Socioeconomics Research Seminar
Comparing inter-urban transaction costs: capital and wheat markets north and south of the Alps, 1350-1800
How did inter-urban transaction costs evolve in pre-modern Europe? This paper answers this question with a focus on Italy and the Holy Roman Empire. For New Institutional Economics low transaction costs are the root cause of economic growth. High inter-urban transaction costs are often seen as a key cause of the economic decline of city-states vis-à-vis territorial states in pre-modern Europe. However, transaction costs are difficult to measure and so far research has mainly relied on the cost of public of borrowing as a proxy. Our previous paper (Chilosi, Schulze and Volckart 2018) found that differences in yields on urban debts were much larger within Italy than within the Holy Roman Empire. This paper extends the scope to cover the whole of Europe and the real economy. It looks at price gaps in wheat markets “cleansed” from transport costs and compare them with yields’ gaps. The data-set of yields include nearly 30,000 observations. The wheat prices are from over 300 cities. The preliminary analysis finds that for wheat prices inter-urban transaction costs both in Italy and the Holy Roman Empire were in line with the European norm. Across Europe transaction costs converged towards the British level in the late middle ages. These findings imply that urban autonomy falls short of explaining Italy’s long decline and did not prevent parts of the Holy Roman Empire to share in north Europe’s fortune during the second commercial revolution. Nevertheless, state formation can help explain why Italy and the Holy Roman Empire fell behind Britain, whose cost advantage for wheat prices (unlike yields) was rooted in the commercial economy of the middle ages. Comparison between wheat and capital markets cautions against extrapolating from financial markets to the real economy: we find no association between transaction costs in the two markets. We suggest two hypotheses: trade barriers were commodity-specific, and while monitoring costs were comparatively high in capital markets, the costs of discovering prices were particularly high in wheat markets.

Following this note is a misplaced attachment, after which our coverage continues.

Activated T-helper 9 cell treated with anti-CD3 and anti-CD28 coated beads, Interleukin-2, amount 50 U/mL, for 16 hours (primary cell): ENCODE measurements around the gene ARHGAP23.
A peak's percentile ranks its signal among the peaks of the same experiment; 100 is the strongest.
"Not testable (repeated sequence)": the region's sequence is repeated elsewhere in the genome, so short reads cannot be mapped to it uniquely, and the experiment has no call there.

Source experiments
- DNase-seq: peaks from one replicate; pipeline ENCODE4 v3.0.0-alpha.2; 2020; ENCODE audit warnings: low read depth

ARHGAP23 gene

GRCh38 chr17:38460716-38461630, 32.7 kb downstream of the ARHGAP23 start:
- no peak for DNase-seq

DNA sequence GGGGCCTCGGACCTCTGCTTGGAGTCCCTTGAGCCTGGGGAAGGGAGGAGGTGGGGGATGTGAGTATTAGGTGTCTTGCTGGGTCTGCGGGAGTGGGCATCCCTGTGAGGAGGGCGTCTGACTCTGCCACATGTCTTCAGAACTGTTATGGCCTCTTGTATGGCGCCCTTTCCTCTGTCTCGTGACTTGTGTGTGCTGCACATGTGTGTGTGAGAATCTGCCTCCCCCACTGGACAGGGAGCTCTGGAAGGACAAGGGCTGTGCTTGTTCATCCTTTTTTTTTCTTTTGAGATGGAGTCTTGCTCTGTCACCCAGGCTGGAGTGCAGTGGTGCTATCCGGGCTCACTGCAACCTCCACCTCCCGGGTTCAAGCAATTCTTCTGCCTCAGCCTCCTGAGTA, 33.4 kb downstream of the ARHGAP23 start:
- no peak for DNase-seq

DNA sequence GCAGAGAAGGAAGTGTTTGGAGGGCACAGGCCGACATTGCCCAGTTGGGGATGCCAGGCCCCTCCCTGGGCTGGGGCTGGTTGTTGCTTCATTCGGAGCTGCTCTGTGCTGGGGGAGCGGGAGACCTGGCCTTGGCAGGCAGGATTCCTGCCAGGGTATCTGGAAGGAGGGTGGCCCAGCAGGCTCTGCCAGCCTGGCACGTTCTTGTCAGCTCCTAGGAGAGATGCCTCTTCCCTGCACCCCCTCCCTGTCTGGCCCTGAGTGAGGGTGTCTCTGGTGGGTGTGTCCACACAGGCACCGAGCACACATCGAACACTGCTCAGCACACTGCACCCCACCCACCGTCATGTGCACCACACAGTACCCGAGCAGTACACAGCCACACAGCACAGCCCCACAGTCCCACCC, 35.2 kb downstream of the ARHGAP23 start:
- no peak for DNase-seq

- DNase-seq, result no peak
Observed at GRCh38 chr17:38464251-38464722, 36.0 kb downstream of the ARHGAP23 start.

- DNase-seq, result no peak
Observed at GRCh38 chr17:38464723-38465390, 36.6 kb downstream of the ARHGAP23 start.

Key words: transaction costs, capital and commodity markets, pre-modern economy, Europe
References: Chilosi, D., Schulze, M.S. and Volckart, O. 2018. Benefits of empire? Capital market integration north and south of the Alps, 1350-1800. Journal of Economic History.
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